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30-39, Lammas Green

A Grade II Listed Building in Forest Hill, Lewisham

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Latitude: 51.4347 / 51°26'5"N

Longitude: -0.065 / 0°3'53"W

OS Eastings: 534600

OS Northings: 172413

OS Grid: TQ346724

Mapcode National: GBR JG.69P

Mapcode Global: VHGRD.T6HG

Plus Code: 9C3XCWMP+V2

Entry Name: 30-39, Lammas Green

Listing Date: 22 December 1998

Grade: II

Source: Historic England

Source ID: 1246820

English Heritage Legacy ID: 471974

Location: Forest Hill, Lewisham, London, SE26

County: Lewisham

Electoral Ward/Division: Forest Hill

Built-Up Area: Lewisham

Traditional County: Kent

Lieutenancy Area (Ceremonial County): Greater London

Church of England Parish: Sydenham St Bartholomew

Church of England Diocese: Southwark

Find accommodation in
Forest Hill


(South side)
Nos.30-39 (Consecutive)


Terrace of ten houses. 1955-7 by Donald McMorran of Farquharson and McMorran, with Peter Nuttall as assistant, for the Corporation of the City of London. Brick construction, colourwashed, with pantiled roofs and brick stacks. The houses set in pairs, breaking forward down the slope, with a group of three at the bottom of the slope. The houses each of two storeys and each have three bedrooms. The pairs consist of one more compact plan-type, with dining-kitchen and dormer windows, separated from a wider house by a round-arched entry. Metal windows with side-opening casements and toplights, those to Nos. 34 and 38 renewed but respecting the pattern of the originals. Timber doors set within timber porches with pointed hoods reflecting the style of the dormers.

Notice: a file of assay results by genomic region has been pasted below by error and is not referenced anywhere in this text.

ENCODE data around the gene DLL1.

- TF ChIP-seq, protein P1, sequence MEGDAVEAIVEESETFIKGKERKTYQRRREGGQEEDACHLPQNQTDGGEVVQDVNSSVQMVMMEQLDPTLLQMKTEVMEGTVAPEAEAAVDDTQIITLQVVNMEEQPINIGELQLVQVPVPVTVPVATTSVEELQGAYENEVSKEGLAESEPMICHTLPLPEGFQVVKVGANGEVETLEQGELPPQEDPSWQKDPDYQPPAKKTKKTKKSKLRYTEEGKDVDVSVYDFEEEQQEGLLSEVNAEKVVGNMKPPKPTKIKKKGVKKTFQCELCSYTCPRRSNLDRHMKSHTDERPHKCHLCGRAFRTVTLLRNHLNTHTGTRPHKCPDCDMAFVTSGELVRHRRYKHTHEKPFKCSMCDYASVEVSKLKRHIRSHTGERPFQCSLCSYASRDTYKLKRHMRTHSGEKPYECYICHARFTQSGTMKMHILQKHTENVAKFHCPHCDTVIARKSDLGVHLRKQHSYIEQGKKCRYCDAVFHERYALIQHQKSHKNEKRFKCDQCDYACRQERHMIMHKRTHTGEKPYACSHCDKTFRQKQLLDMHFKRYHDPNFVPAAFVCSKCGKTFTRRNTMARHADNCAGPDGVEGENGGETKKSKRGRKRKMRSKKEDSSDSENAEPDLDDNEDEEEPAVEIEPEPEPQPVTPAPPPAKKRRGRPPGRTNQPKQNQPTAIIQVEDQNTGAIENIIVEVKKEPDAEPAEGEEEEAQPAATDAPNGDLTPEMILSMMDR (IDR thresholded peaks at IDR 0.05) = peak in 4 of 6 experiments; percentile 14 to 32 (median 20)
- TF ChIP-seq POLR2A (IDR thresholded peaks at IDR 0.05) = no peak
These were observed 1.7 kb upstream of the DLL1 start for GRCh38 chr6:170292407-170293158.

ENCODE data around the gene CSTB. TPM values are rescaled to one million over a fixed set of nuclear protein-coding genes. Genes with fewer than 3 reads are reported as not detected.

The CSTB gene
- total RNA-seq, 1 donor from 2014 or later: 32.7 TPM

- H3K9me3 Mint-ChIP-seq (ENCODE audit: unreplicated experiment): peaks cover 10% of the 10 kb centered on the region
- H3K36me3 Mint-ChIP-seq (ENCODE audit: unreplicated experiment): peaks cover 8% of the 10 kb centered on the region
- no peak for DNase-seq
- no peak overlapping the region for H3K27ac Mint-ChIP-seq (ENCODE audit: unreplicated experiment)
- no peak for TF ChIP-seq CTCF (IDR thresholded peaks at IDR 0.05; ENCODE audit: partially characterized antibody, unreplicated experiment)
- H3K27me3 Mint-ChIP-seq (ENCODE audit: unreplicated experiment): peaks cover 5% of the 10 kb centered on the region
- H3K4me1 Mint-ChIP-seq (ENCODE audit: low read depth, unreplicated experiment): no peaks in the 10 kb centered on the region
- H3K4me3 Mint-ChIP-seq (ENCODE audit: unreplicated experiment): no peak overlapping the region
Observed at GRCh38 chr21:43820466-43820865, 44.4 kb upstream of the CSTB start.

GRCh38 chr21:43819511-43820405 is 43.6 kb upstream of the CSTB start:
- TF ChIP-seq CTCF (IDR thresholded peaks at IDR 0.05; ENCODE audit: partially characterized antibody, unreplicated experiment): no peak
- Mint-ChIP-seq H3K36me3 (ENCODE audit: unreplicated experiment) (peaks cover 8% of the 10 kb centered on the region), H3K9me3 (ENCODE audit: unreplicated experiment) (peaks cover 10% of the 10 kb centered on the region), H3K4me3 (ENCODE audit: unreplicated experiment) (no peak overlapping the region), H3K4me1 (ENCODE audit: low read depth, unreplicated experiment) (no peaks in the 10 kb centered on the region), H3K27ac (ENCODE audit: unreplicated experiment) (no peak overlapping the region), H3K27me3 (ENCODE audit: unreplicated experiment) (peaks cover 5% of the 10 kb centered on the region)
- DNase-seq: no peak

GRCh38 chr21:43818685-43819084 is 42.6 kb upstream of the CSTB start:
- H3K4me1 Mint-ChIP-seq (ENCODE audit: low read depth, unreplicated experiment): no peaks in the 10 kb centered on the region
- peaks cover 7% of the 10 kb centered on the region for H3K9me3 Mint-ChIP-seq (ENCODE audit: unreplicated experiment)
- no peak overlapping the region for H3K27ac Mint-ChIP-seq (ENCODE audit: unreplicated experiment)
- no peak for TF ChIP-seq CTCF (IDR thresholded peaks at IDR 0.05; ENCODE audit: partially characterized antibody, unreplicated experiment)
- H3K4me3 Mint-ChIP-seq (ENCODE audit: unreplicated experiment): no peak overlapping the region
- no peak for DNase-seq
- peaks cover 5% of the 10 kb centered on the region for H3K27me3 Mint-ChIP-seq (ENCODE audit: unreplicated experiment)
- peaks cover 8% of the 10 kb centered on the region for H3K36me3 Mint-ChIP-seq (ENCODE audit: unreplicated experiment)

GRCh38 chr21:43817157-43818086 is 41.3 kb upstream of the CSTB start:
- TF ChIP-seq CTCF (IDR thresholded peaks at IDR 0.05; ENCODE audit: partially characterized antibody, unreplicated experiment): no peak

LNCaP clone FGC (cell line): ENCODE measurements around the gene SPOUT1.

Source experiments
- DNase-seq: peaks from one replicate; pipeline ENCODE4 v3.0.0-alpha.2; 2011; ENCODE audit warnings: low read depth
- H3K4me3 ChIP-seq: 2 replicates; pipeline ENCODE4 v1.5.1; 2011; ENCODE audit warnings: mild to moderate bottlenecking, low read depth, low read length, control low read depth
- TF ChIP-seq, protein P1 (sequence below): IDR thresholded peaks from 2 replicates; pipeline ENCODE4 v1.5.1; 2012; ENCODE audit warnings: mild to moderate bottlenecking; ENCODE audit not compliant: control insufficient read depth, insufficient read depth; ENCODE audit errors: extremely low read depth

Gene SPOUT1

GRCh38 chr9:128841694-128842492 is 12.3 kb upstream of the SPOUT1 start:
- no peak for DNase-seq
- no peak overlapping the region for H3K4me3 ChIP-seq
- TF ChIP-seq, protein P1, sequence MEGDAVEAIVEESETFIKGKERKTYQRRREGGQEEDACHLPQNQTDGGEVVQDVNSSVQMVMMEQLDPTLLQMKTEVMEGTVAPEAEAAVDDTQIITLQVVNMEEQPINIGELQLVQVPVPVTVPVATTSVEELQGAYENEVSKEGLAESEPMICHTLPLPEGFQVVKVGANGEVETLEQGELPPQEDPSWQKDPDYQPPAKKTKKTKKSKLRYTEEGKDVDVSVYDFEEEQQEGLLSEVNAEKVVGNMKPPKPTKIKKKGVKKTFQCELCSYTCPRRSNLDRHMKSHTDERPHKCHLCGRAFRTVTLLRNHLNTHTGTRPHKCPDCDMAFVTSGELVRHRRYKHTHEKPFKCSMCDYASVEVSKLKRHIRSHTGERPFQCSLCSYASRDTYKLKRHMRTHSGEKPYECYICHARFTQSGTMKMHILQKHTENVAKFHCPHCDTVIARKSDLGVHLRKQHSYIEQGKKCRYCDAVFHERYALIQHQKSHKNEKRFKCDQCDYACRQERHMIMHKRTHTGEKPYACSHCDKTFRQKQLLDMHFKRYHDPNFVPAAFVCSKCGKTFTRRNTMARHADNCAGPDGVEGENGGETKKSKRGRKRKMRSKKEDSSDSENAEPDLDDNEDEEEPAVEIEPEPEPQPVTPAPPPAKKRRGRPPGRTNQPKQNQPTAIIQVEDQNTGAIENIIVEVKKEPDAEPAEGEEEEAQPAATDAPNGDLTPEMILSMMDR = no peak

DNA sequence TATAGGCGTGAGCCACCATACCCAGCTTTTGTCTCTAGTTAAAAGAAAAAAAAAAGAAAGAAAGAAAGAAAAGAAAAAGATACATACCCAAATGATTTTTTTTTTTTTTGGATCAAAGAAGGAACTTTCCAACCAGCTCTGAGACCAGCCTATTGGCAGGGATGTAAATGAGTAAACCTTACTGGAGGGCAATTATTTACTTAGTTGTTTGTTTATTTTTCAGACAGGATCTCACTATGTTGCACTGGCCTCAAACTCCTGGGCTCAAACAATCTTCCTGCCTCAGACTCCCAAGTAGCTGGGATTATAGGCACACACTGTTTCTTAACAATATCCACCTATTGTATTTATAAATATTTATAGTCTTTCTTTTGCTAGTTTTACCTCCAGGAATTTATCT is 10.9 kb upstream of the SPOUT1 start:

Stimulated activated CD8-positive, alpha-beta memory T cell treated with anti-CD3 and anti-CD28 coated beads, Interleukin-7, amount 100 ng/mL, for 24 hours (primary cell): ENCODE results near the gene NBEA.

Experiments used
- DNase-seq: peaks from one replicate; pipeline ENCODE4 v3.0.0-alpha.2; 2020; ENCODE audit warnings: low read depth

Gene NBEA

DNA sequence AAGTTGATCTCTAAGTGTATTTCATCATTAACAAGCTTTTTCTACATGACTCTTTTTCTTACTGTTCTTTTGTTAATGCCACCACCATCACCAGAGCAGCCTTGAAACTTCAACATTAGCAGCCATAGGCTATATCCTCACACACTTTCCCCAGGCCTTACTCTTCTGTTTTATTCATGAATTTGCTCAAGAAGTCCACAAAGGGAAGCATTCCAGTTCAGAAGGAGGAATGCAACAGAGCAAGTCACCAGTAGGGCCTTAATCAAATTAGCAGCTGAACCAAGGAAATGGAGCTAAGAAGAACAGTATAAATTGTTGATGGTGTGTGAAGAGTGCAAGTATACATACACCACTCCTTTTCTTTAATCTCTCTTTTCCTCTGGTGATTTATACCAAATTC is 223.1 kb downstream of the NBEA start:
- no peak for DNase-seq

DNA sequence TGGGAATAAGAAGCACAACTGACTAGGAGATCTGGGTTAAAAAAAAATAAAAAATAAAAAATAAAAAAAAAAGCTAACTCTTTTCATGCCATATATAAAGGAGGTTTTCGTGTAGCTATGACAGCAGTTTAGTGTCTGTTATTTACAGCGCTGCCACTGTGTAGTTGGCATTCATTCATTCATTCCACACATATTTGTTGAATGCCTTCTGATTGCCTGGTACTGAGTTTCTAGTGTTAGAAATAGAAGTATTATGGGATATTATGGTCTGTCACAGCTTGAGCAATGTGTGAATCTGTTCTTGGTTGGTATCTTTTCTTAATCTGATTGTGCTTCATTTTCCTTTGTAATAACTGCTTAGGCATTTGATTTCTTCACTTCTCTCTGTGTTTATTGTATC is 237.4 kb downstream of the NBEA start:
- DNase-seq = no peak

INTERIORS: Living rooms with picture rails. Staircases with timber balastrades. A wide selection of fitted cupboards in the principal rooms. Kitchen and bathroom fitings not of special interest. Donald McMorran is slowly becoming recognised as one of the most significant architects to work in a traditional style in the 1950s. What makes him stand out from other traditionalists was his willingness to tackle progressive building types like public housing and schools while sticking to the old values of composition, proportion and texture. This puts him closer to Giles Scott than to architects like Raymond Erith who made their names with private houses. He also owed much to Vincent Harris, for whom he worked between 1927 and 1935. This is the smallest but finest of four housing schemes by McMorran, two of them for the City Corporation. The composition of three terraces set round a village green, with views of the North Downs, is made the more idyllic by the position of the two blocks of flats as a buffer to the road behind. The density is 57 dwellings per acre, less than the permissible seventy 'so as to establish conditions under which a community with its own continuity and life might be able to flourish'. To judge from the estate's condition, it seems to have done so. The contrast of the flats with the colourwashed cottages is particularly distinguished. The form of the colourwashed terraces set in pairs owes something to the work of Tayler and Green, translated to an urban setting.

Listing NGR: TQ3460072413

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